Legislators Seek to Regulate Opioid Prescriptions in Hospital Emergency Departments

HARRISBURG – Legislation that will place a limit on discharge prescriptions by emergency room providers will soon be introduced in the state Senate, according to the bill’s prime sponsors Senator Gene Yaw (R-23), Senator John Wozniak (D-35) and Senator Camera Bartolotta (R-46).

According to the legislators, the bill is in direct response to the soaring number of emergency room treatments and resulting hospital admissions for heroin and prescription painkiller overdoses across Pennsylvania.  Prescription drug addiction and abuse is one of the fastest-growing problems in the Commonwealth.  The proposed bill would limit the quantity of opioid products being dispensed by a health care practitioner to treat that individual for no more than seven days.  Additionally, patients whose behavior raises a provider’s concern for addiction will be referred to treatment.

“We are keenly aware that more access to treatment is needed, along with more medical professionals trained in pain management,” said Senator Yaw. “This change in how prescription medication is provided by emergency room doctors is an important and timely aid in the fight against this epidemic.  A recent study confirmed that health care providers wrote 259 million prescriptions for painkillers, enough for every adult in the United States to have a bottle of prescription painkillers.  I believe the overprescribing is way out of hand.”

“I participated in the seven public hearings held by the Center for Rural Pennsylvania on the heroin epidemic in 2014 and 2015,” said Senator Wozniak.  “We clearly heard there are no quick cures for this devastating public health disease. Yet, we also know the medical community plays an important role is curbing the access to prescription opioids which, tragically, have been a primary contributing factor to heroin use.  This legislation is not punitive, but a positive step in addressing this crisis.”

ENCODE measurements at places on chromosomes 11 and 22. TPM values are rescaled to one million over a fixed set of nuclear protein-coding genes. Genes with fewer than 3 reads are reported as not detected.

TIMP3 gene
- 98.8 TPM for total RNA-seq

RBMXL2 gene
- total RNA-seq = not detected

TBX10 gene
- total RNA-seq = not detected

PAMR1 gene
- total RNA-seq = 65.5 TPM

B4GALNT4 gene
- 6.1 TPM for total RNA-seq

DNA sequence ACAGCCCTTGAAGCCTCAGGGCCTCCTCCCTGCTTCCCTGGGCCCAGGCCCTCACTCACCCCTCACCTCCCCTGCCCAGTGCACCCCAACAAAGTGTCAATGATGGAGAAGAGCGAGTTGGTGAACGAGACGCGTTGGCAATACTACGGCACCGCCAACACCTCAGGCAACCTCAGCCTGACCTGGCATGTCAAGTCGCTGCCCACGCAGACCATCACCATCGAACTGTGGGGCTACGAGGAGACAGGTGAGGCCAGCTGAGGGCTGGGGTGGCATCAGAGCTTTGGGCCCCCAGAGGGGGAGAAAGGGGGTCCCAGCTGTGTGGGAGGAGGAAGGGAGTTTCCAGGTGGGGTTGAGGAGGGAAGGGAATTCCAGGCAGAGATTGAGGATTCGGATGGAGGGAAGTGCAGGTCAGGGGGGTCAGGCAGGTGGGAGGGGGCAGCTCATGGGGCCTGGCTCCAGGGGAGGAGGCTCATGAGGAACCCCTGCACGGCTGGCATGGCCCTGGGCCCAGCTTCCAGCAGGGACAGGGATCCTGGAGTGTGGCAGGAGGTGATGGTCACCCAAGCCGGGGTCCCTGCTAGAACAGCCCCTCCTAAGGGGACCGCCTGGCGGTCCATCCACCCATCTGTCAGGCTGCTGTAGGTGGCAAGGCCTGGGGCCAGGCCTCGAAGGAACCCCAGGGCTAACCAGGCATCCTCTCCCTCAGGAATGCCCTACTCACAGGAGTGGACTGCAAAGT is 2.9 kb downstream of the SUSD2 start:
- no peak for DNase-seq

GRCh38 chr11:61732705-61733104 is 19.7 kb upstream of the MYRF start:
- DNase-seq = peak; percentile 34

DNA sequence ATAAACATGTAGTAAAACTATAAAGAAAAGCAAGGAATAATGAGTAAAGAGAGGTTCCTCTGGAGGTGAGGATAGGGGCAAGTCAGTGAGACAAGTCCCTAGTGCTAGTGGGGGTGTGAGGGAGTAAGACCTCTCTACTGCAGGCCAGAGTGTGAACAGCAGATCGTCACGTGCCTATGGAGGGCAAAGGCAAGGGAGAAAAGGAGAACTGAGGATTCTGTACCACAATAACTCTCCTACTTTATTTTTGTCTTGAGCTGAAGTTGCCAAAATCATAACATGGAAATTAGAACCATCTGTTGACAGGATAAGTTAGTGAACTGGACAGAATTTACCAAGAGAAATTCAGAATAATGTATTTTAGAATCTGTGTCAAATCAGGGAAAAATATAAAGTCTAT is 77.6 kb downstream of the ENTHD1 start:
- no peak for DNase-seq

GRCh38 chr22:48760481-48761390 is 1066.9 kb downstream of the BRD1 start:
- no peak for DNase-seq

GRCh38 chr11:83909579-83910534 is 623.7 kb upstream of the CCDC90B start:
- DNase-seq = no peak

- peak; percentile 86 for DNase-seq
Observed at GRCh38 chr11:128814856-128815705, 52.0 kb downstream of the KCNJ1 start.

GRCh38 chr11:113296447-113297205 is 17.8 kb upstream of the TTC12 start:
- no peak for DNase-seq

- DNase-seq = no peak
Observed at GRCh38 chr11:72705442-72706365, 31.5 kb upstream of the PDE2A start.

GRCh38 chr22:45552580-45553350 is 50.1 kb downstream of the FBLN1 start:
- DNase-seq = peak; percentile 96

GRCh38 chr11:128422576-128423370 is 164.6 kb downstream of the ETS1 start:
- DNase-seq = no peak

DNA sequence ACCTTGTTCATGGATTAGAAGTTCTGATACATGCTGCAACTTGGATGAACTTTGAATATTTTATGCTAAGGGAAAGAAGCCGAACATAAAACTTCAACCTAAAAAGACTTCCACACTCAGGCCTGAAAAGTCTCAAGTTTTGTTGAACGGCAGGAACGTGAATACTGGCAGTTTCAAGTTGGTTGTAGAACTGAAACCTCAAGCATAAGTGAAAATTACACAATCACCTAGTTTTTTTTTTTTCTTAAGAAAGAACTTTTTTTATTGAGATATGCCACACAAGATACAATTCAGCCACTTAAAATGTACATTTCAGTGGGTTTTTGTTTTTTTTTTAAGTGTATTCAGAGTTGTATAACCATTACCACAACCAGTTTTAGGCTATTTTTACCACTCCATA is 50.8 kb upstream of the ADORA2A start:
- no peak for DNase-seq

“Our legislation seeks to strike a responsible balance that allows emergency rooms to help patients in need without contributing to the Commonwealth’s growing epidemic of drug abuse,” Senator Bartolotta said. “Helping to identify individuals who could benefit from treatment for addiction will undoubtedly help save lives and stem the growing tide of drug-related tragedies in our communities.”

According to the senators, last year, the Pennsylvania Medical Society, in collaboration with the PA Department of Health and the PA Department of Drug and Alcohol Programs, adopted new guidelines for pain treatment in emergency rooms.  The guidelines recommend appropriate treatment to relieve pain for emergency room patients and to identify individuals who may be abusing or are addicted to prescription opioid drugs so that they can be referred to treatment.  While these guidelines are a crucial step in fighting prescription drug abuse in the Commonwealth, it is important to ensure these guidelines are being implemented in all Pennsylvania emergency rooms.

Rita Zielonis (Yaw) 717-787-3280
Josh Myers (Wozniak) 717-787-5400
Colleen Greer (Bartolotta) 717-787-1463